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The pros and cons of this 3d6 "flip" mechanic


Independent Procrastinor
Validated User
Thinking of a new dice mechanic and would love to hear your thoughts on its pros & cons:
It's based on a standard 3d6+skill vs target number mechanic used by several games, but in thinking of ideas for special abilities or unique situations, I came up with this idea (NOTE: opposite sides of d6 always sum to 7):
It's called "the flip." When directed, you flip one of the dice to its opposite side. For example, you might have an ability that allows you to flip any one die when you attack a wounded foe. Let's say you have an attack value of +4 and you need to roll 15 or higher to land a blow. You roll 4, 4, 1, which would normally be a total of 9. Even when adding your +4 attack skill, the total of 13 still fails. BUT, you've got a special ability that allows you to flip the 1 to a 6, giving you a final result of 18.
You could also have something more specific, such as an ability or situation where you can flip only dice that result in a 3 (flipping it would result in a 4). Maybe an ability that, at first, allows you to flip a single result of 3, then improve it to include 3 and 2, etc.
I'm not thinking of it as a replacement for modifiers or increased/decreased target numbers, but for a handful of special abilities where it lends a less certain - but potentially more dramatic - outcome.

The Benj

Registered User
Validated User
It's kind of interesting in the way it turns a terrible dice result into a great one, but only slightly improves a mediocre one.


Registered User
Validated User
I've seen this mechanic elsewhere, most notably in a few boardgames (e.g. Rajas of the Ganges, one of few board games with dice that I actually really like). I'd consider it proven, and a 3d6 system seems like a pretty safe place to use it - a mixed die system without opposite sides always summing to the same number would be a lot trickier, for all that it's still a fairly simple formula.


Registered User
Validated User
It's not directly comparable, but early editions of Fate used this mechanic for Fudge dice: you could flip a die to a +, meaning it would give you a +2 if it was bad, +1 if average. Since you had only four dice, and could only flip each once, there was an upper limit to how good a role you could get, and as the benj noted, good rolls werent affected much, but bad rolls could be massively improved.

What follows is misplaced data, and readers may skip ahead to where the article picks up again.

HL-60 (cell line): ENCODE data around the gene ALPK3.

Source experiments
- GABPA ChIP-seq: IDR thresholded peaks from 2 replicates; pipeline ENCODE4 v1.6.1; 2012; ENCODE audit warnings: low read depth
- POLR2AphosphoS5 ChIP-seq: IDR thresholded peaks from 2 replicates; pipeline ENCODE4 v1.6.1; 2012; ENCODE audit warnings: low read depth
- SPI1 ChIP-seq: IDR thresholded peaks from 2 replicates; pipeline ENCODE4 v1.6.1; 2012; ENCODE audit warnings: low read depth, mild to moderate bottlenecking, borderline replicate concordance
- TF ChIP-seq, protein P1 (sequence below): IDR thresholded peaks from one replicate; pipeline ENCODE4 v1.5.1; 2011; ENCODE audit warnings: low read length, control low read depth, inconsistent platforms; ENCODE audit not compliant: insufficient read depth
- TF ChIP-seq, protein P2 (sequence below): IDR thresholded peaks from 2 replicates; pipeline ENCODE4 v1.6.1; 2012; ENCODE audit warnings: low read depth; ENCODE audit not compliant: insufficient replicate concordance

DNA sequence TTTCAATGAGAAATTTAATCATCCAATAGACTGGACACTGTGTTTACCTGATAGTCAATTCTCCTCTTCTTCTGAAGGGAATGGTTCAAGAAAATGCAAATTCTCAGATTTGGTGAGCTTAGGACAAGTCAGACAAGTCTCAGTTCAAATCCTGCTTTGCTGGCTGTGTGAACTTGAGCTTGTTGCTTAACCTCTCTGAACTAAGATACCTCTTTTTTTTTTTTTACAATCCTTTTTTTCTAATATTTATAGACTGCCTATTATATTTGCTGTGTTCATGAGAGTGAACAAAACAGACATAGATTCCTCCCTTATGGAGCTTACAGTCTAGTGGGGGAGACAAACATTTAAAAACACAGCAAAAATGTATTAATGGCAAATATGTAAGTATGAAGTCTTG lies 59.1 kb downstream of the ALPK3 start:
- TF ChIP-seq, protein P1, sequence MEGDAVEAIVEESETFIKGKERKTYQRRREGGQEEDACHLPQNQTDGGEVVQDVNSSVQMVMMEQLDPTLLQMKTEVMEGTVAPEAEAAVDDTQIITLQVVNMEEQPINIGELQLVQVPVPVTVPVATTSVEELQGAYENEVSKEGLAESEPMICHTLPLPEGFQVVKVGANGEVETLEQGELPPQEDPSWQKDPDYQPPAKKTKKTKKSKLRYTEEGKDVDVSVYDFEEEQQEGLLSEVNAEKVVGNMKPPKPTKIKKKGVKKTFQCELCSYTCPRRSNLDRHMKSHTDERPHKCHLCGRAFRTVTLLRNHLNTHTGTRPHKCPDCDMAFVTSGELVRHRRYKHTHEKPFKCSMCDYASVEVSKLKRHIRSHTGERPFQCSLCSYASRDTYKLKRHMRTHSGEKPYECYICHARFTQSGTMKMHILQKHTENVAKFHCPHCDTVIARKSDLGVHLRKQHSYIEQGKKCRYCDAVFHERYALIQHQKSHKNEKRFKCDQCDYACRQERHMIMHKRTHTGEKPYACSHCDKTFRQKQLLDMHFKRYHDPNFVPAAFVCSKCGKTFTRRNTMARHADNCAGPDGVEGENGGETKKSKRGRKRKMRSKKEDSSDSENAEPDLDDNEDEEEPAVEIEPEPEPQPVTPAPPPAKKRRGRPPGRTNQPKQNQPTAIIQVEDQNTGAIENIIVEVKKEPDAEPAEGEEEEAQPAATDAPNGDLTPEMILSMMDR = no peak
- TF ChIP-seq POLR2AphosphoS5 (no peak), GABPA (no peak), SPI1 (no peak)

I always preferred that approach to a flat +2 bonus, and always use it in my games. But I'd never considered applying it to d6 rolls. This could be the basis of a good hero point system for games like GURPS and HERO.


Registered User
Validated User
It's similar to D&D advantage as it allows character to have better odd at succeeding tasks within their area of expertise, but not top go beyond that (i.e. you have better odds to roll 18 with 3d6, but still 0% to roll 19 or more).

French RPG Légendes des Contrées Oubliées (based on the comic with the same name) used a similar mechanism.
Characters had attributes and levels in various skills. When attempting a task, the player rolled 1d6+attribute, opposed by a d6+difficulty roll on the GM's side.
If the player's d6 was inferior to his level in an appropriate skill, he could replace his d6 roll by his level in this skill. I never had an opportunity to try it.

Lukas Sjöström

Society of Unity scholar
Validated User
We've been doing this with stat arrays in D&D. If you roll a bad set of stats, you can flip all of them. It's all or nothing, though, so you can't selectively flip only your bad stats.


Registered User
Validated User
Thinking of a new dice mechanic and would love to hear your thoughts on its pros & cons:

Neat, fun and novel in the rpg context
Fairly easy for people to get their heads around
Gives you another dimension to play with bonuses in

More dimensions might not be better - how do you decide whether a given bonus should be provided as a flip vs a flat plus?
Tricky for some people
Slows down play because it adds a step to examine the dice and anotherto decide.

Lots of different ways you could use or limit this basic idea
Not only makes high scores more likely, but greatly reduces the chanced of a very low score
More interesting if your system also cares about pairs, triples etc. Maybe you can flip a die down to make a pair, but you can only flip it up to break a pair
More useful if your system actually uses the individual resulting individual die scores for something so the scores need to be stored temporarily - making the embodiment on the die useful.

Nice idea.
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